July 14, 2008

el fuego

So, met the new neighbors yesterday. A couple. He works in computers. She is a kindergarten teacher. (Her mannerisms very much resembled my old college chum, Amy. Hi Amy!!) No children; just a small dog. They seem nice and friendly. Actually I was very much reminded of J and I about seven or eight years ago. In our first actual house, a couple dogs, a couple cats, no kids, working for the man, living life, chugging along. Their life seems so simple and sweet. Easy.

Coming off the heels of a birthday party and witnessing my little fuego haired boy run, jump, make obnoxious noises, be loud, and see the disdain in other party patrons faces. To hear comments made about "that little red head boy" when they don't realize he is my little red head boy. I observe Wonder Boy obsess over a classmate who acts like the very site of WB disgusts him. I watch from the sidelines as this boy does everything he can to oppose WB's affections. The look on his face is what kills me. (The look you get when you just throw up in your mouth and you swallow it back down, feeling the burn on the sides of your throat.) And it pains my heart to watch Wonder Boy try over and over again to win this boy's attention. I try and fail to redirect Wonder Boy's efforts to other kids playing alone. When I interject, I only make Wonder Boy more frustrated and his fragile line of confident and sensitive is blown to pieces in a flame of crying and fighting, struggling. Which, of course, only makes me overly frustrated and angry.

A few definitions of "FIRE" are: flashing light; luminous appearance, brilliance, burning passion; excitement or enthusiasm; ardor, liveliness of imagination. All of which describe my "el fuego" perfectly. Other less attractive definitions of thus same word are: severe trial or trouble; ordeal; exposure to fire as a means of torture or ordeal. The latter not as poetic as the first, but let's face it, describes Wonder Boy just as eloquently.

Add a five year old, overly dramatic, falsetto pitched, tutu wearing, twirling girl. Plus a two year old toddler who is into everything possessing the ability to empty the contents of your make-up drawer, smear saving cream all over your bathroom, unroll an entire roll of toilet paper into the toilet, dump out the dog food bag, spray cleaning agents all over your kitchen floor and cabinets, draw on her legs with permanent marker and poop in her diaper in a two-minute time-frame. She's so quick in fact, she can do all that in the moment it takes you to wonder to yourself: "where is Baby Love?"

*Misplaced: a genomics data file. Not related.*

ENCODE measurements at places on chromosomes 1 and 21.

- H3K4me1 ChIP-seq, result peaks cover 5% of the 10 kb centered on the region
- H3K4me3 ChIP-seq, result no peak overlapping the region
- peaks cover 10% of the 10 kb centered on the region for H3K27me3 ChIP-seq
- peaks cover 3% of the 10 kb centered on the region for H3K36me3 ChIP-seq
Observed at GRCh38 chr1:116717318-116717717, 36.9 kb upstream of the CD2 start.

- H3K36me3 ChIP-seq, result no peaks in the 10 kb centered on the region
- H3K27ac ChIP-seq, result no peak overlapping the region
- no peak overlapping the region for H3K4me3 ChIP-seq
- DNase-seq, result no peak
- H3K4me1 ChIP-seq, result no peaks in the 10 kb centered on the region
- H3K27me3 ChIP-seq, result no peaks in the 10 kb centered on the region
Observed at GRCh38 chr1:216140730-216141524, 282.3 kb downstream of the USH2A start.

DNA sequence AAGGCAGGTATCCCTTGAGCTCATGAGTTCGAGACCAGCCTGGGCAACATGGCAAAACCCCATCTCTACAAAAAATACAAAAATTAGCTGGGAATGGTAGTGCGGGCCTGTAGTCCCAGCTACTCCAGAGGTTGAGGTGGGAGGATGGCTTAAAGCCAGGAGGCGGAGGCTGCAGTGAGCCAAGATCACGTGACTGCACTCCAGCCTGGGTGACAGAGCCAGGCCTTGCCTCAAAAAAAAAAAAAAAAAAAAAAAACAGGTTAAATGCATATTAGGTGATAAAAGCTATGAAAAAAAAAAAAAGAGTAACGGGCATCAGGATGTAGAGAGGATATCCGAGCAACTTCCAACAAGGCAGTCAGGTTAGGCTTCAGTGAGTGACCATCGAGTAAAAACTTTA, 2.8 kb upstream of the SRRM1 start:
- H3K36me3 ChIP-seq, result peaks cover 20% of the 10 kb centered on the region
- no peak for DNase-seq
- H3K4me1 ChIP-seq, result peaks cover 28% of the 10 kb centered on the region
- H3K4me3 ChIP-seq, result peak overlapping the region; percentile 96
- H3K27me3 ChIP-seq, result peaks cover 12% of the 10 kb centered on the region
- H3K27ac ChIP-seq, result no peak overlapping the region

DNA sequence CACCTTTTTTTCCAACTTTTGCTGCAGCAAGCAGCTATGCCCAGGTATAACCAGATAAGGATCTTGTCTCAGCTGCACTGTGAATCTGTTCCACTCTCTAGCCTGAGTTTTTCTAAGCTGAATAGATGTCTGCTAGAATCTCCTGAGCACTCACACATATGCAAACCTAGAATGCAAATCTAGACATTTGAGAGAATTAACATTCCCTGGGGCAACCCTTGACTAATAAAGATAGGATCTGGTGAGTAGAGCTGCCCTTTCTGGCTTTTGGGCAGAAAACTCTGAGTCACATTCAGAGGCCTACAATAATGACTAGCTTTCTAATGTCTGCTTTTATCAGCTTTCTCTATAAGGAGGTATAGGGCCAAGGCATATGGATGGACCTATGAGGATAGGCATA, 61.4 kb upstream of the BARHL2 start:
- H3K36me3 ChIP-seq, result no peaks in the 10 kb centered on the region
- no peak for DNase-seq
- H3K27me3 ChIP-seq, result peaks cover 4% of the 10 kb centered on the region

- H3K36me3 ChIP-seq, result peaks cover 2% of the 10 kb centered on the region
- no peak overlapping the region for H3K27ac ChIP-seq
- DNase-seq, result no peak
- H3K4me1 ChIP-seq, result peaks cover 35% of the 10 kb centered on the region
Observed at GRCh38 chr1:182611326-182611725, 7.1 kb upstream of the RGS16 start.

I'm always reminded of a tornado when my family of five roll in to visit people. We loudly blow in, destroy, disrupt, never stop moving, raise blood pressure, not allow you to finish a thought or a sentence, reprogram your computer, lock your freezer door, set alarms you don't know how to turn off, lose your keys, rearrange furniture, break at least two items and blow out as quickly as we blew in leaving people in a trail of windblown hair and thinking 'what the hell just happened here?'

Which brings me back to my new neighbors. Living their quiet life of routine and order with a perfectly, pampered pup. What we must look like to them. I think what J and my life would be like if we decided not to have kids. Sometimes I barely remember our couple-dom together even though it was only six years ago. Much has happened I suppose. I found myself lost in thought the other day, pondering what our existence would be like if we just had two girls or if we had stopped with WB. Would we be better parents? Would my house be cleaner? Would life be easier?

A family-friend, a family of seven, stopped by on the fourth of July, out of the blue, unexpected. They were driving through from their home town of Utah and decided to stop for a visit. It was great to see them. We stood in amazement of how our families have grown and gotten older, taller. Their five children all so well behaved and sweet. Mine being active, loud, fighting, crying. . . . . sigh.

My only hope for Wonder Boy is he'll continue to let his el fuego burn, not letting anyone extinguish his flame. For I know that fire is what will make him successful in life. As I'll continue to help him turn his efforts to people and things that are worth wild and helpful to him.

My only hope for The Divine Miss O is she'll use her dramatics and falsetto-flare to beat to her own drum always. As her liveliness is beautiful and awe-inspiring. I hope she draws from her brother's determination and burning passion as she helps him learn not to waste his efforts on futile experiences and beat his own drum as well.

My only hope for Baby Love is she'll use her determination and sense of humor to carve out a path of her own. No doubt she'll outwit and outplay to become an ubersmartscientist or ruler of the free world. Mark my words.

And finally, to answer my own questions . . . . . although life would be simpler and cleaner with a smaller family I'm sure, it would be less full-filled and exciting. It is Wonder Boy who challenges me everyday, bringing adventure. It is Miss O that colors my world with fanciful twirls and sweet embraces. And it is Baby Love who brings laughter, keeping me two steps ahead of the game. As exhausting and frustrating as it is, my hope for our family is we form a strong unit filled with crazy, messy love.

1 comment:

Stephanie said...

I totally know how you feel... I imagine all parents do though I guess. I too have to try to(nonchalantly) get Jared to move on from 'bugging' some kid who clearly wants nothing to do with him, it's heartbreaking and just plain old sucky... Jeff and I do often ask ourselves 'what did we ever do before we had these crazy kids?...' Boring. :D